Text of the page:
MOVE­MENT IN SPIR­I­TUAL COM­MU­NI­TIES

At that stage, I had no idea cul­tures such as Quakers, St Vin­cent Shak­ers, Na­tive Amer­i­cans, and both Chris­tian and In­dian mys­tics (to name just a few) had been de­lib­er­ately ac­cess­ing this re­or­gan­i­sa­tional im­pulse for health and well-be­ing for hun­dreds, if not thou­sands, of years. I was yet to learn that one of the old­est cul­tures on earth, the Kala­hari Bush­men, prided them­selves as the ‘Keep­ers of the Shake’ and car­ried this ‘old­est medicine on earth’ as a key part of their cul­tural iden­tity. When it comes to free­dom of move­ment how­ever, few come close to the an­cient Sa­mu­rai war­riors with their grace­ful beauty yet seem­ingly su­per-hu­man strength. What I had never known was, in ad­di­tion to their re­lent­less phys­i­cal train­ing, one of their key prac­tices to achiev­ing these mag­i­cal ‘ flow states’ was ‘seiki jutsu’ (roughly trans­lated as ‘uni­ver­sal life force yoga’). Seiki jutsu was a process in which they let go of all pre­con­ceived move­ment forms and med­i­tated into a state that al­lowed their bod­ies to ‘be moved, trem­bled and shaken’ each and ev­ery day.

TRAUMA RE­LEASE EX­ER­CISES

A few years af­ter my ini­tial Vi­pas­sana ex­pe­ri­ence, I was for­tu­nate to be in­tro­duced to TRE, one of the most re­cent (and sim­ple) tech­niques to in­voke this evo­lu­tion­ary im­pulse us­ing ba­sic pos­tures and move­ment, there­fore not re­quir­ing mind-al­ter­ing sub­stances, con­scious ef­fort, hours of med­i­ta­tion, spe­cific rit­u­als, or re­li­gious be­liefs to awaken it.

My reg­u­lar prac­tice of TRE (ini­tially named Trauma Re­lease Ex­er­cises for its use in trauma re­cov­ery in war zones and the Third World) soon helped to cre­ate a depth of re­lease and on­go­ing re­or­gan­i­sa­tion well be­yond any­thing I could have ever con­sciously achieved. Best of all, I could use this tech­nique (as sim­ply as ly­ing in bed) to re­store my body to health and vi­tal­ity each and ev­ery day – just like the an­cient Sa­mu­rai!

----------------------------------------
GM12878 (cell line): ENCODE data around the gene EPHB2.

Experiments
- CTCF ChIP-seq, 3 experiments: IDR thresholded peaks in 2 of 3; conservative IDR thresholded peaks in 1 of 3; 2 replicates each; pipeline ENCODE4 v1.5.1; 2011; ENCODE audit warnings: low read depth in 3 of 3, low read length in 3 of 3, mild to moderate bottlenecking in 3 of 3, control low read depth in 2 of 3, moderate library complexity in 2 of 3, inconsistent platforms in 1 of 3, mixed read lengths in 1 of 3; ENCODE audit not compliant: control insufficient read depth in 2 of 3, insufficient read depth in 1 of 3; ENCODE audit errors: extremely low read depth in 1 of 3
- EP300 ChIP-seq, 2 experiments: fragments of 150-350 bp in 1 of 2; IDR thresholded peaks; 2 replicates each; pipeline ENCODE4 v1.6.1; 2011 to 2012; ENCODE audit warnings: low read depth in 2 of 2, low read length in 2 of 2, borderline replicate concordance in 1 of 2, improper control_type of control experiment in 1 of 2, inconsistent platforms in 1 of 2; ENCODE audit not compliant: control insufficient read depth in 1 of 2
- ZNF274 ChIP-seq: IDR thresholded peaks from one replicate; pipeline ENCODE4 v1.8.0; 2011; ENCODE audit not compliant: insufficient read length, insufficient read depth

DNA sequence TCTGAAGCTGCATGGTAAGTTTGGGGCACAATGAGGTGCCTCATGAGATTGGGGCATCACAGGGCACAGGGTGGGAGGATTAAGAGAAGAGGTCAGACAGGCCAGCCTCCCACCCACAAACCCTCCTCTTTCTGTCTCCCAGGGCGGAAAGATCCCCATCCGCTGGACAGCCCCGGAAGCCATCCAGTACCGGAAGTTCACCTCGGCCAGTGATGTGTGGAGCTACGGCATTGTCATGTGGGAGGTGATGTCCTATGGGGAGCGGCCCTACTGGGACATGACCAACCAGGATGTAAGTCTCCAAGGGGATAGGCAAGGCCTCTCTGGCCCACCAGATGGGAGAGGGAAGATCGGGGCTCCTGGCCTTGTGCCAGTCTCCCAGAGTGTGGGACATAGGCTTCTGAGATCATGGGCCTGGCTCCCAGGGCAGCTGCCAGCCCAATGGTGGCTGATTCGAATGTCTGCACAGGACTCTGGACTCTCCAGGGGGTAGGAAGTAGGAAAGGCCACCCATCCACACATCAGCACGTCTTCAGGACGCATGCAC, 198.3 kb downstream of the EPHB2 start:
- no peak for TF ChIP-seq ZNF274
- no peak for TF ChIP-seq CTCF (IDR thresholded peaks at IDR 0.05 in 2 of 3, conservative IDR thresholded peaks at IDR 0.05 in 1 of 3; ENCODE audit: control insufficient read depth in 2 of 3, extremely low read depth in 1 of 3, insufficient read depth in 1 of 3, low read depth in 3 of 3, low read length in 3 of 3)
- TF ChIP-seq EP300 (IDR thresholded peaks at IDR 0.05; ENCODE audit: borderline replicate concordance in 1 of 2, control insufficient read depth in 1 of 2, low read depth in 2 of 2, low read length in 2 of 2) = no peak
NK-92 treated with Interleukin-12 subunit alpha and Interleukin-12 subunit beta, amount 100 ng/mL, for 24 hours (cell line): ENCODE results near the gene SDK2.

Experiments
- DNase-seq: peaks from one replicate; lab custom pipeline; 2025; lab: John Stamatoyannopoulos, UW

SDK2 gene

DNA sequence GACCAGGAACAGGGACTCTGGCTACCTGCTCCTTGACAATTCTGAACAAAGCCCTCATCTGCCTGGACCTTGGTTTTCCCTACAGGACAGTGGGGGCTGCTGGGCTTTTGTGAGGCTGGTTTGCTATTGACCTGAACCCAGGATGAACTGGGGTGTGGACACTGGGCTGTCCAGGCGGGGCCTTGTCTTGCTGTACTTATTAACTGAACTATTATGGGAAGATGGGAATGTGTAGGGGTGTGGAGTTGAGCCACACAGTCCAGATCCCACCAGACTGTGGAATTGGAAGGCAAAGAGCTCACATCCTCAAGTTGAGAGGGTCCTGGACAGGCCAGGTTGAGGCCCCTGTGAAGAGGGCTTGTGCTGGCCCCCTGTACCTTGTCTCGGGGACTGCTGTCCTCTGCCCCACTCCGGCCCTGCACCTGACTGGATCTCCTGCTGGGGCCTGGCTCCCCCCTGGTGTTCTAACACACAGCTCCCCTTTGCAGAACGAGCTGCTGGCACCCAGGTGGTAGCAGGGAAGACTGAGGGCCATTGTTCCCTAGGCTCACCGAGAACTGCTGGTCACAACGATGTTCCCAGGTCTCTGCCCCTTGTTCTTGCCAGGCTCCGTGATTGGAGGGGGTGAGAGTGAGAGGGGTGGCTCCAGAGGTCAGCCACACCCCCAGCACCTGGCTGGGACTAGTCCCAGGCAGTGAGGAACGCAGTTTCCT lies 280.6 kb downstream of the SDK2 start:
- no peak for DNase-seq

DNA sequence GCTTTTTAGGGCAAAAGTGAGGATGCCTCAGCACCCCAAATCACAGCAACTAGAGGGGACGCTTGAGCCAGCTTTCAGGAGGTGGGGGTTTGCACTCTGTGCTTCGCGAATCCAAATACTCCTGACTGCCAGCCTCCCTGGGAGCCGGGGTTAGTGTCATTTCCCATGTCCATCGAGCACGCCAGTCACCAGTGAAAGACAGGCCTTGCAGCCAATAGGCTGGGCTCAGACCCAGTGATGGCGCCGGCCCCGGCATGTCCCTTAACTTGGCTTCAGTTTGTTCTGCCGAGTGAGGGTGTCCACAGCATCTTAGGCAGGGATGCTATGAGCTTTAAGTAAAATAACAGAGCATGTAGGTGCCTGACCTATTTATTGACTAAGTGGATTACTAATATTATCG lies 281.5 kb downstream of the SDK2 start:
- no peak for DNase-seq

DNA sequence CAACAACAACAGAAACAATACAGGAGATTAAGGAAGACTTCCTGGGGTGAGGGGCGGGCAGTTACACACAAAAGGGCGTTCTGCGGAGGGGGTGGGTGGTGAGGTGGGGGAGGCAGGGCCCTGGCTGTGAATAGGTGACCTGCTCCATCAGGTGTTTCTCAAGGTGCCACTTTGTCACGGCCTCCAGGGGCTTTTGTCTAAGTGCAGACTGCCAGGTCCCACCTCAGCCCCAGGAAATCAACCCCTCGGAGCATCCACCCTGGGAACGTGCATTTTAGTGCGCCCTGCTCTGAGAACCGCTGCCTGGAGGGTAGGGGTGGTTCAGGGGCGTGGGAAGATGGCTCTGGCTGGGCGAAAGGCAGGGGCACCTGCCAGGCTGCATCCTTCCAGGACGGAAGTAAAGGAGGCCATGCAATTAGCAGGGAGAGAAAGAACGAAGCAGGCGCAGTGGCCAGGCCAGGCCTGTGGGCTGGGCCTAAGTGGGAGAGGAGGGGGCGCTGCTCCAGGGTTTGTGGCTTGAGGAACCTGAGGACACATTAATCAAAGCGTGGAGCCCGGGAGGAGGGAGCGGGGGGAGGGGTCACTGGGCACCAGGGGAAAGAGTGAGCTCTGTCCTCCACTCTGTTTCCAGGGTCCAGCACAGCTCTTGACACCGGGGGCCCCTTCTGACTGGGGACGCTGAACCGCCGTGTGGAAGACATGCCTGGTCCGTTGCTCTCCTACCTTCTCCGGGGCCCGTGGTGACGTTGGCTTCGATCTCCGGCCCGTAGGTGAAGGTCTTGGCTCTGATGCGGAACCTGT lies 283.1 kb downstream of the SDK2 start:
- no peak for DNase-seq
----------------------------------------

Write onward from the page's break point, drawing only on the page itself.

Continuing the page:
What’s com­mon to all these dif­fer­ent prac­tices, re­gard­less of their ori­gins, is that they all de­lib­er­ately ac­cess and utilise the hu­man body’s in­nate ca­pac­ity to lit­er­ally move it­self to­wards health and har­mony. It doesn’t re­ally mat­ter what we call it or how we ex­plain it, as long as the story makes enough sense for our ego to let go and al­low it.

BACK TO WHOLE­NESS

So the next time your body be­gins to twist and turn or move on its own, ex­plore it. Whether that’s rock­ing and sway­ing dur­ing med­i­ta­tion, jerks and jolts dur­ing a treat­ment, or a full-bel­lied laugh or an un­in­hib­ited cry, fol­low it. If you start to shake and trem­ble af­ter shock or trauma, let go and sur­ren­der – your body al­ready knows how to move you back to whole­ness. n

My arms be­gan to spi­ral in pri­mal pat­terns to ex­tremes I had never imag­ined pos­si­ble, then re­versed and stretched me in the op­po­site di­rec­tion a lit­tle fur­ther each time.

Rich­mond Heath em­pow­ers peo­ple and prac­ti­tion­ers to max­imise their health and well-be­ing us­ing TRE. He runs TRE work­shops and pro­fes­sional train­ing Aus­tralia wide.